Please bear with me as I list some letters and digits that may seem benign:






All of these numbers are tied to the same name; Pedro Espinoza.

And the same date of birth; March 4, 1987.

These are all criminal case numbers.

All of the files originate out of the municipal court of California’s Santa Clara County Judicial District.

These criminal case numbers establish that Pedro Espinoza has a history of arrests.

Not in Los Angeles County. But up in the Bay Area in Santa Clara County.

Time for another number.


It’s the number on the booking sheet regarding Espinoza’s arrest last November.

In Culver City.

Not in LA.

But, as you know, Culver City is in Los Angeles County.

And now, Espinoza’s most recent run-in with the law is a charge that has captured national headlines.

The murder of Jamiel Shaw II.

The victim, a high school football star, apparently didn’t know his killer. Gunned down without provocation.

Singled-out, we’re told, because he was black. And murdered after failing to answer a question correctly.

Where you from?

Street code for, “What gang are you with?”

As her son collapsed to the ground still holding his cell phone but already releasing his final breaths, Anita Shaw was fighting in Iraq.

Soon, we learned the suspect, Espinoza, came to this country illegally.

15 years ago.

When he was 4.

Just 28 hours before Shaw’s murder, Espinoza had been released from a Los Angeles County jail.

Critics asked, Why hadn’t Espinoza been deported after his arrest last November?

Shaw’s parents soon advocated the proposed “Jamiel’s Law.”

It would allow LAPD to ask suspects about their immigration status.

Right now, a policy called “Special Order 40” prohibits LAPD from doing so.

From the Los Angeles Times:

Instituted in 1979 by then-Chief Daryl F. Gates, Special Order 40 states that Los Angeles Police Department “officers shall not initiate police action with the objective of discovering the alien status of a person.” The order was meant to send a message to immigrants who had been victimized or had witnessed crimes that they could cooperate with police without fear of deportation. The rule has long been controversial and confusing, with many people — including some LAPD officers — believing it prohibits police from ever inquiring about the immigration status of suspects. Immigration rights groups hail Special Order 40 as an example of progressive policing, but the rule has come under attack from others, including anti-illegal immigration activists, who have sued to kill the order.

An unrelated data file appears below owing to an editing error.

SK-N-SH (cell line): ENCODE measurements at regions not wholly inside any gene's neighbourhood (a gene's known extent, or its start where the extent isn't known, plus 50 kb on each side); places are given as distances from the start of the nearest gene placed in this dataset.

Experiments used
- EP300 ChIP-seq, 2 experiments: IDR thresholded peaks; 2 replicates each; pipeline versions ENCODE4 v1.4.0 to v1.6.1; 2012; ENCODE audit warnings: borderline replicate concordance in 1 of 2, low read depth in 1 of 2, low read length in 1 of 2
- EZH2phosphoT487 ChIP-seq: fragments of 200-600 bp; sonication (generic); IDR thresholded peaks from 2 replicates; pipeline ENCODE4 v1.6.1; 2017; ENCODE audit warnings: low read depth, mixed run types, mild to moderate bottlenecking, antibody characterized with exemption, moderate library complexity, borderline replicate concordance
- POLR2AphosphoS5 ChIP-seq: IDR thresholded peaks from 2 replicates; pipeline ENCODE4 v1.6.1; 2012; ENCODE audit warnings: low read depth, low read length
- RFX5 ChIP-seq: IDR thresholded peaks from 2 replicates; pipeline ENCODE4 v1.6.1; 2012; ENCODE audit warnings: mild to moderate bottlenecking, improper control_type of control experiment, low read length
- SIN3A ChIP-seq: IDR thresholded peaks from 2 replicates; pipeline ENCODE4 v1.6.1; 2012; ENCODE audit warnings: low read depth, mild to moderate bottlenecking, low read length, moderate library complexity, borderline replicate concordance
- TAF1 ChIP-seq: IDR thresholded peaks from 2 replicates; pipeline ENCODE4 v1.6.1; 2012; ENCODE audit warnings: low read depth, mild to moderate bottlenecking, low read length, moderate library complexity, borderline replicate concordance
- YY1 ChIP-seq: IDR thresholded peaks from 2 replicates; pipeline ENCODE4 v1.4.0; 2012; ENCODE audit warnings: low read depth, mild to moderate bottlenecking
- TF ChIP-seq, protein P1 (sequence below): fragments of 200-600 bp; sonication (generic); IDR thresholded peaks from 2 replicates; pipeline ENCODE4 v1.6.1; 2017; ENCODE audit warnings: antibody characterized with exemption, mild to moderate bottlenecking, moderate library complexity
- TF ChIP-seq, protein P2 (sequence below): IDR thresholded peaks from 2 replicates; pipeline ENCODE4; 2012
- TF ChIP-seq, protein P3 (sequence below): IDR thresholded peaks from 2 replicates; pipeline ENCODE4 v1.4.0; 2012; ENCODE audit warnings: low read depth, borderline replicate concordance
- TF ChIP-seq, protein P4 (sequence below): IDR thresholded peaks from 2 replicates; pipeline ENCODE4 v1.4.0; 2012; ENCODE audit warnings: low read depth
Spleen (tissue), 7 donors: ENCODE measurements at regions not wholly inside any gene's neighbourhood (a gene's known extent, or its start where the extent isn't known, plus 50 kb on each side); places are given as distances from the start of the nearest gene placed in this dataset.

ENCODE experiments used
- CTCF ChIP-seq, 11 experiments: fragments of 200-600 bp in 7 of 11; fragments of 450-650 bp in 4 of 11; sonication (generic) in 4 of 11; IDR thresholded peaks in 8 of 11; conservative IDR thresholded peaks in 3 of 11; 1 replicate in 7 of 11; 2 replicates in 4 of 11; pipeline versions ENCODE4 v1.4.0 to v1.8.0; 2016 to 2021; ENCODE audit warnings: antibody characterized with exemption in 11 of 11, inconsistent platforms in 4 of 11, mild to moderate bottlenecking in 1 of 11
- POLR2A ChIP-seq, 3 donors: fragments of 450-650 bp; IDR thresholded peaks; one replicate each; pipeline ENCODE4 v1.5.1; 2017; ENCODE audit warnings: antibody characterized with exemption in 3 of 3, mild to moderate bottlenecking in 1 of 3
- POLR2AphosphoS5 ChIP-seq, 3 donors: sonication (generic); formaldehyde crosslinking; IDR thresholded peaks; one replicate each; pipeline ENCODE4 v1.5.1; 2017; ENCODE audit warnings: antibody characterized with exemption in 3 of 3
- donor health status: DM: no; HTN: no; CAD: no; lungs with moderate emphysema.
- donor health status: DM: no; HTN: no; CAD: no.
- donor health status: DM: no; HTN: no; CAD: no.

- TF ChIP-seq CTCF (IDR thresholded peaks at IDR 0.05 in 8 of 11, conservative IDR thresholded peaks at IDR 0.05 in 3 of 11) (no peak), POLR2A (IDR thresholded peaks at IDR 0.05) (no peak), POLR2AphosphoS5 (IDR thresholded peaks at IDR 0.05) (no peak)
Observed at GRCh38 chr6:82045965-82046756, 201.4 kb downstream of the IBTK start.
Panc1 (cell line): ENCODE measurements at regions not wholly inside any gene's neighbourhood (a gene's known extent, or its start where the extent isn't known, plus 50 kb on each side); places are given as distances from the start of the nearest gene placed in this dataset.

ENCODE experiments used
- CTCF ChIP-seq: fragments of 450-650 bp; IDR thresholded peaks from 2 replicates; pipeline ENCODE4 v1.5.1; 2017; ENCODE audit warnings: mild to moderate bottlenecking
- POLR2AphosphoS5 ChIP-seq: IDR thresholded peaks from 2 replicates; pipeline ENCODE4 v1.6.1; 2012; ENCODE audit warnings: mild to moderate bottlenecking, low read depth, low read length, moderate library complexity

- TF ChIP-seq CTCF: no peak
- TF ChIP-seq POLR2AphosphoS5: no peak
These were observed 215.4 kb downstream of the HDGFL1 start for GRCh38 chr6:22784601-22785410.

Suddenly, Shaw’s murder is entwined in volatile debates concerning illegal immigration.

Of course, everyone seems to agree that Shaw’s murder is a travesty.

But opponents of Jamiel’s Law feel it would be more harmful than good; to include “more racial profiling.”

And some critics of Jamiel’s Law correctly make the distinction that it was not the LAPD that arrested Espinoza last November.

As mentioned above, that arrest went down over in Culver City.

Thus the contention that–even had LA put it into effect prior to Shaw’s murder–Jamiel’s Law wouldn’t have kept a young man alive.

So here’s my humble challenge to any reporter who just might be reading this in LA:

Confirm as best you can that LAPD had no prior contact with Espinoza. Affirm that–had there been a Jamiel’s Law in the past–no opportunity would have ever existed for LAPD to determine Espinoza’s immigration status.


Because claims on either of this very important debate must be investigated.

Especially a claim affecting the possible preservation of an innocent person’s life.

You already know the suspect is a member of the 18th Street Gang.

And that the city is taking the gang problem “seriously.”

And that police departments have Gang Units that often keep files; to include photos and information about identifying markers such as tattoos and scars found on alleged gang members.

You know about the Freedom of Information Act.

So, rule-out any whisper of a notion that the LAPD had any prior contact with Espinoza.

Oh, and in case you have ways of getting information out of juvenile courts or juvenile detention centers, you might want to look there, too.

You know the words to look for. Headings like “Arresting Agency.”

Stuff like that.

As mentioned above, Espinoza reportedly came to the US shortly after getting out of diapers.

Long enough ago that he’s had time to establish a criminal history in Santa Clara County.

Gang bangers don’t respect county lines.

After all, where was Shaw killed?

In your city of angels.

Arrested by LAPD.

This was their first run-in with Espinoza?